Some of the technology leaders attending the Tech Crunch Disrupt conference in San Francisco this week talked about the biggest non-tech tech news in the industry this year, public revelations about the NSA's massive domestic data collection program. Tech companies, in fact, could lose up to $180 billion in overseas sales, according to analysts.
"I think it's my job and [Facebook's] job to protect everyone that uses Facebook. It's our government's job to protect all of us," Zuckerberg argued. "They did a bad job of balancing those things here. I think the government blew it."
Pointing towards the social network's first transparency report published recently, Zuckerberg defended that the company "worked really hard with the government behind-the-scenes to reveal the number of requests," admitting it wasn't everything Facebook wanted to declare in the end.
Mayer was asked why tech companies had not simply decided to tell the public more about what the US surveillance industry was up to. "Releasing classified information is treason and you are incarcerated," she said.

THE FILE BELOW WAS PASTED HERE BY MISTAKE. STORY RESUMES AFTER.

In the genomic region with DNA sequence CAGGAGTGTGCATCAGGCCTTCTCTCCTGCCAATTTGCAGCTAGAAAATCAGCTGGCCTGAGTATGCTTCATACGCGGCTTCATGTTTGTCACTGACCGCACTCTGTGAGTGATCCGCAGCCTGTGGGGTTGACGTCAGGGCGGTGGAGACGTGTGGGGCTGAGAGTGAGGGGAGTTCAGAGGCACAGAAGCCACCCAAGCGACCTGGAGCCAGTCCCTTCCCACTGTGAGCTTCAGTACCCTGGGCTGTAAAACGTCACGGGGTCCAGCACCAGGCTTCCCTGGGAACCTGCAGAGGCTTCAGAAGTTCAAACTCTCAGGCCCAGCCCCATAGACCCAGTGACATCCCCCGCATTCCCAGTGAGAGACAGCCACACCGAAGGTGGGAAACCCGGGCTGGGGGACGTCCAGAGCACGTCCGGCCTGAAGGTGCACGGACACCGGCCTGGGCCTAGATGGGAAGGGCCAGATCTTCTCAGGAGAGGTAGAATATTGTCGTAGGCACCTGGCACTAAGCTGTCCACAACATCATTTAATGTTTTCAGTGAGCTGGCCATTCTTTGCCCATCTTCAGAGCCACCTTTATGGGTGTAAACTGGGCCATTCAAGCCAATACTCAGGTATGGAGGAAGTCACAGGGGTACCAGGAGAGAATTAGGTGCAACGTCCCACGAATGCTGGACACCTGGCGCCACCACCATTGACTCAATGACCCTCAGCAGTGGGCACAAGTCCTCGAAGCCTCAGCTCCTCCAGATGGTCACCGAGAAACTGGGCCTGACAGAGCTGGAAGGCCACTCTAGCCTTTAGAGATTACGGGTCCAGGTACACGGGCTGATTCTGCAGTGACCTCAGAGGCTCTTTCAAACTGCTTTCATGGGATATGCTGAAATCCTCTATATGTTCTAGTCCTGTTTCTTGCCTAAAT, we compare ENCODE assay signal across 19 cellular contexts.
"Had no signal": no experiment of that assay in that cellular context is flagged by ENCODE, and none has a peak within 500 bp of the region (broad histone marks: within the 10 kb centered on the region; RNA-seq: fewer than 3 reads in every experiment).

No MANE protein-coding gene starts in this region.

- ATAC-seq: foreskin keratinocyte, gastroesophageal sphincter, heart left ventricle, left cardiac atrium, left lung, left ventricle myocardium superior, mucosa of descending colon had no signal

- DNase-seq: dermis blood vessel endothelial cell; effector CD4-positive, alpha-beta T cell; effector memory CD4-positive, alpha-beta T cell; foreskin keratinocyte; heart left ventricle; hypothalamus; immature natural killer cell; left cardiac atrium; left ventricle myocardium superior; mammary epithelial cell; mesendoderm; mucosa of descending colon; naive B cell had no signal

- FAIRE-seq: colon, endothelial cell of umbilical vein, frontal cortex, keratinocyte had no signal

Mayer said she was "proud to be part of an organisation that from the beginning, in 2007, has been sceptical of – and has been scrutinizing – those requests [from the NSA]."
Yahoo has previously unsuccessfully sued the foreign intelligence surveillance (Fisa) court, which provides the legal framework for NSA surveillance. In 2007 it asked to be allowed to publish details of requests it receives from the spy agency. "When you lose and you don't comply, it's treason," said Mayer. "We think it make more sense to work within the system," she said.
Last week Yahoo and Microsoft said they were deeply concerned the NSA was trying to crack their encryption systems. Google, meanwhile, is fast tracking its work on encrypting its data streams, calling it an "arms race" with the intelligence community.